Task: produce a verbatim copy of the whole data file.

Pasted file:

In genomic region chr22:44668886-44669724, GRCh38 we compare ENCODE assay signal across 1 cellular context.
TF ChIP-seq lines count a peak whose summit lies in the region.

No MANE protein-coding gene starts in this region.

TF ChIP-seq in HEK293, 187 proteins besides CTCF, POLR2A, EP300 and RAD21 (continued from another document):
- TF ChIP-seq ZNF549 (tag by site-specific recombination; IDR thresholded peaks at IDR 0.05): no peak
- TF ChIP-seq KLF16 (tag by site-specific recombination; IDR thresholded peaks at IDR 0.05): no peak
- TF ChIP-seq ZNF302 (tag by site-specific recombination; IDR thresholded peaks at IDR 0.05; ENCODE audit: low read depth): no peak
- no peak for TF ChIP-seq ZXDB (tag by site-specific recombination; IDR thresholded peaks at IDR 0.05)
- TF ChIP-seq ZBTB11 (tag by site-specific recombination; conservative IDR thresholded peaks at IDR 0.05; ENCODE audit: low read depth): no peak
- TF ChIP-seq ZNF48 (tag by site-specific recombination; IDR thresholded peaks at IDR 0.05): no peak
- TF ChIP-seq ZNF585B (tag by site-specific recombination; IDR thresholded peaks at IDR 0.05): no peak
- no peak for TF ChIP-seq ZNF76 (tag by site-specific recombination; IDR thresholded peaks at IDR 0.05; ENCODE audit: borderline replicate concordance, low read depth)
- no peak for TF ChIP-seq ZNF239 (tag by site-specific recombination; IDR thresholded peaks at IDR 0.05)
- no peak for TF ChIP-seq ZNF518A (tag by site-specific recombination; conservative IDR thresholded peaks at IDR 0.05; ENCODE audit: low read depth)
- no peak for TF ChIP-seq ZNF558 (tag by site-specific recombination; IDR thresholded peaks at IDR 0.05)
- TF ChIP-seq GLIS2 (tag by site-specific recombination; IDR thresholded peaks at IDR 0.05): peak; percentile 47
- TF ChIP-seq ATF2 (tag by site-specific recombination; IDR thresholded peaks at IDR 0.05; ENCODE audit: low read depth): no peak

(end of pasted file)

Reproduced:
In genomic region chr22:44668886-44669724, GRCh38 we compare ENCODE assay signal across 1 cellular context.
TF ChIP-seq lines count a peak whose summit lies in the region.

No MANE protein-coding gene starts in this region.

TF ChIP-seq in HEK293, 187 proteins besides CTCF, POLR2A, EP300 and RAD21 (continued from another document):
- TF ChIP-seq ZNF549 (tag by site-specific recombination; IDR thresholded peaks at IDR 0.05): no peak
- TF ChIP-seq KLF16 (tag by site-specific recombination; IDR thresholded peaks at IDR 0.05): no peak
- TF ChIP-seq ZNF302 (tag by site-specific recombination; IDR thresholded peaks at IDR 0.05; ENCODE audit: low read depth): no peak
- no peak for TF ChIP-seq ZXDB (tag by site-specific recombination; IDR thresholded peaks at IDR 0.05)
- TF ChIP-seq ZBTB11 (tag by site-specific recombination; conservative IDR thresholded peaks at IDR 0.05; ENCODE audit: low read depth): no peak
- TF ChIP-seq ZNF48 (tag by site-specific recombination; IDR thresholded peaks at IDR 0.05): no peak
- TF ChIP-seq ZNF585B (tag by site-specific recombination; IDR thresholded peaks at IDR 0.05): no peak
- no peak for TF ChIP-seq ZNF76 (tag by site-specific recombination; IDR thresholded peaks at IDR 0.05; ENCODE audit: borderline replicate concordance, low read depth)
- no peak for TF ChIP-seq ZNF239 (tag by site-specific recombination; IDR thresholded peaks at IDR 0.05)
- no peak for TF ChIP-seq ZNF518A (tag by site-specific recombination; conservative IDR thresholded peaks at IDR 0.05; ENCODE audit: low read depth)
- no peak for TF ChIP-seq ZNF558 (tag by site-specific recombination; IDR thresholded peaks at IDR 0.05)
- TF ChIP-seq GLIS2 (tag by site-specific recombination; IDR thresholded peaks at IDR 0.05): peak; percentile 47
- TF ChIP-seq ATF2 (tag by site-specific recombination; IDR thresholded peaks at IDR 0.05; ENCODE audit: low read depth): no peak